There's a couple options they could do to fix this, most simply rolling "unused" skill position/secondary votes into the flex spot. However, there are situations where THAT wouldn't really work, either (i.e.: picture a race where one amazing running back earned all 50 votes over a very good second choice, but two mediocre tight ends split votes there. Should that second mediocre tight end get a 20-odd vote head start over the second, not-quite-amazing-but-still-very-good back?).

Some kinks to work out.

by jtr :: Fri, 01/05/2018 - 4:42pm

I don't know if I agree with splitting up the guard and tackle positions by side. If there's a right guard out there who's better than Norwell but worse than DeCastro, should he really be the second team right guard instead of just one of the two first team guards? They're essentially the same position. It's not like they split defensive players into RDE/LDE, ROLB/LOLB, etc, so why should they split guard and tackle by sides? I can't say I'm bothered if the two top left tackles both make first team All Pro and no right tackles are represented if the LT's are better players.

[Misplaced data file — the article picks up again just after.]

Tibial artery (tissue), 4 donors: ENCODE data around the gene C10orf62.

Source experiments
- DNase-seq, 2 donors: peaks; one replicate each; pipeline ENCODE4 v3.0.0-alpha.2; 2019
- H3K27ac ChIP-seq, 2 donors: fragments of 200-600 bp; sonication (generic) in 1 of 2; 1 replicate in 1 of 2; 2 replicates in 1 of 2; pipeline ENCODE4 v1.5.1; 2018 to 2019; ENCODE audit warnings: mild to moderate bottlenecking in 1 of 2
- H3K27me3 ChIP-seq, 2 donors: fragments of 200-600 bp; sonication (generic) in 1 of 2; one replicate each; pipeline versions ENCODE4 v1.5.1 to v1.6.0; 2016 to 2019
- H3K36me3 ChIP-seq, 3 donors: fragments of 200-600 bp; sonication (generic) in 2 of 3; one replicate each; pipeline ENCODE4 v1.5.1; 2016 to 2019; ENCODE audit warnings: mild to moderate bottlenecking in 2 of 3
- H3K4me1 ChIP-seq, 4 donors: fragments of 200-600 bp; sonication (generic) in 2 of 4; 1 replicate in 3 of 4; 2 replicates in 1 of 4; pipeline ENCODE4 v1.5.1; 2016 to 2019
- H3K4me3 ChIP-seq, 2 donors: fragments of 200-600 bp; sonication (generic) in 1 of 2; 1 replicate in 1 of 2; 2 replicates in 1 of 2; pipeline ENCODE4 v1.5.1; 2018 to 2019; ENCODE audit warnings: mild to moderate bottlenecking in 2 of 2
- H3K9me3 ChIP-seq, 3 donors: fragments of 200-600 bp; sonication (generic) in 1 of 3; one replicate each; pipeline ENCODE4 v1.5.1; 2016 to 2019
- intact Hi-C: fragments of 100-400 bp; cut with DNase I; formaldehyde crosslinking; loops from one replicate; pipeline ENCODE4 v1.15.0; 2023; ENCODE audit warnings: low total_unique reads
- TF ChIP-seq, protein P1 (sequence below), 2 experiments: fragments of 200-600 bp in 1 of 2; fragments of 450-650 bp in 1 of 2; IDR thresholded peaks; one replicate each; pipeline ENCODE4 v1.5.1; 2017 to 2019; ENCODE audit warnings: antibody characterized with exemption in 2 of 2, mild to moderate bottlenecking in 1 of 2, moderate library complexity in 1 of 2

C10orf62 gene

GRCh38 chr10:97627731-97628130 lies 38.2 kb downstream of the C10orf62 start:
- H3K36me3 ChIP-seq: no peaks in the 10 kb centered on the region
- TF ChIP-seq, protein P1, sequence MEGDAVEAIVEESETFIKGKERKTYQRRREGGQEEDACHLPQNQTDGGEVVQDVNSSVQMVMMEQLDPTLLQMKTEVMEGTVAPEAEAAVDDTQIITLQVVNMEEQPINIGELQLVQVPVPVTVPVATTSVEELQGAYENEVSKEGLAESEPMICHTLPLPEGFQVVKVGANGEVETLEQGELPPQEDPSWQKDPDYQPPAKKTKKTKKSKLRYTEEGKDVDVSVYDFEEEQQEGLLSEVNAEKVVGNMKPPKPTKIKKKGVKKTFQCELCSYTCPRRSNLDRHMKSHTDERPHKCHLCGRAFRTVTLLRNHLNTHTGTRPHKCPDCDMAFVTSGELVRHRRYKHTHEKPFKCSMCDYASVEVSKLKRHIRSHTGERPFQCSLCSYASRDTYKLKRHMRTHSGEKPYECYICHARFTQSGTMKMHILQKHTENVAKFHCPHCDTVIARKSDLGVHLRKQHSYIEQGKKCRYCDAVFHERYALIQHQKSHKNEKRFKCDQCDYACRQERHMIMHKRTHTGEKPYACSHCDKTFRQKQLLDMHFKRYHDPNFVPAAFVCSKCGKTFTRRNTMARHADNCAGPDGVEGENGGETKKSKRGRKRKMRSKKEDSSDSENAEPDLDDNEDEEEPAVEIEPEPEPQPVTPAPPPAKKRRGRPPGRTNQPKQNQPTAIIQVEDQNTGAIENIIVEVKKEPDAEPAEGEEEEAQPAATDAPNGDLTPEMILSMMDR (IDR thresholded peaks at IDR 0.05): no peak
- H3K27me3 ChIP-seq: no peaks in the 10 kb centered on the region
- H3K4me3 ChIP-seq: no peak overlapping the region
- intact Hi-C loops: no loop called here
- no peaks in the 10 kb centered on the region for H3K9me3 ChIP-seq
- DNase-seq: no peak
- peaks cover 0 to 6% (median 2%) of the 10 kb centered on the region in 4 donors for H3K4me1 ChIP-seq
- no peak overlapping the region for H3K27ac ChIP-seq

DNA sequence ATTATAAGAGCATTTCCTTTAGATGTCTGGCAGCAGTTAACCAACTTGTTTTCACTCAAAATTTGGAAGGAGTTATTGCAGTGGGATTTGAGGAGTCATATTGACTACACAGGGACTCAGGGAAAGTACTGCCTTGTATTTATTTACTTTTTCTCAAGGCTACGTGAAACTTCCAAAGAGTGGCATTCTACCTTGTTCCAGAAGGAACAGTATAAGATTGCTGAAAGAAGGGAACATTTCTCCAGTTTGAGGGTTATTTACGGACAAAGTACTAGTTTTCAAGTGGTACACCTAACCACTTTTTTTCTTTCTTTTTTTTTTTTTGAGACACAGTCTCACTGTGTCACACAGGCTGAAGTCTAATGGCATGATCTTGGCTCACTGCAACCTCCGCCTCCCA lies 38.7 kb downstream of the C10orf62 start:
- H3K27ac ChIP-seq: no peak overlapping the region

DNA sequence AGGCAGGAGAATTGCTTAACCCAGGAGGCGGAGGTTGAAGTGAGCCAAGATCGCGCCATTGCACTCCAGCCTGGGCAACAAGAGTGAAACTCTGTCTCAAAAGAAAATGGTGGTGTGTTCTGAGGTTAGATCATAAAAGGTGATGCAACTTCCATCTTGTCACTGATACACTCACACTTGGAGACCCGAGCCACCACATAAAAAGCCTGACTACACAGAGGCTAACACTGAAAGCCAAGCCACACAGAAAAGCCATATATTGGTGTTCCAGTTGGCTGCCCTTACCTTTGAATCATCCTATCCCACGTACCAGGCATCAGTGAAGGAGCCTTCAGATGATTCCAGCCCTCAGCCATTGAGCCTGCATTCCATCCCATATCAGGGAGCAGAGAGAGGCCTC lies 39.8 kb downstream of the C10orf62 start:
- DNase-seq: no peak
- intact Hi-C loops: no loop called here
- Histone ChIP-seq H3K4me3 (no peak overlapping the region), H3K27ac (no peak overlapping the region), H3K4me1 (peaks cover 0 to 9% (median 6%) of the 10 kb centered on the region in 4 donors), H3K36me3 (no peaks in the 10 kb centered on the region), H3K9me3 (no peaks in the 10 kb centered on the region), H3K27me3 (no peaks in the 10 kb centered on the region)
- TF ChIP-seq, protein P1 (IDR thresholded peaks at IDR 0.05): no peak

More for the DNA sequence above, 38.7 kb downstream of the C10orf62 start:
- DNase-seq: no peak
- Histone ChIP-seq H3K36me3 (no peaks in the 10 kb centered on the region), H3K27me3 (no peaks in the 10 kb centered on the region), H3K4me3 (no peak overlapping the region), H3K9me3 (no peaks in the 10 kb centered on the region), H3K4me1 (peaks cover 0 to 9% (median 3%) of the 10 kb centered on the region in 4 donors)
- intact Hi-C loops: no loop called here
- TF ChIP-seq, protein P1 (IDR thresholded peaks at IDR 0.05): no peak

by The Ninjalectual :: Sat, 01/06/2018 - 4:00pm

How do you figure left guard is the same position as right guard? Like a knowledgeable authority saying the same? It would require that all NFL linemen be ambidextrous

by Aaron Brooks Go... :: Fri, 01/05/2018 - 4:45pm

"Yeah, I definitely want to restate that getting rid of "fullback", splitting the offensive line into individual positions rather than two tackles and two guards"

How do they handle linemen for left-handed QBs? (Your "right tackle" plays left tackle in that situation)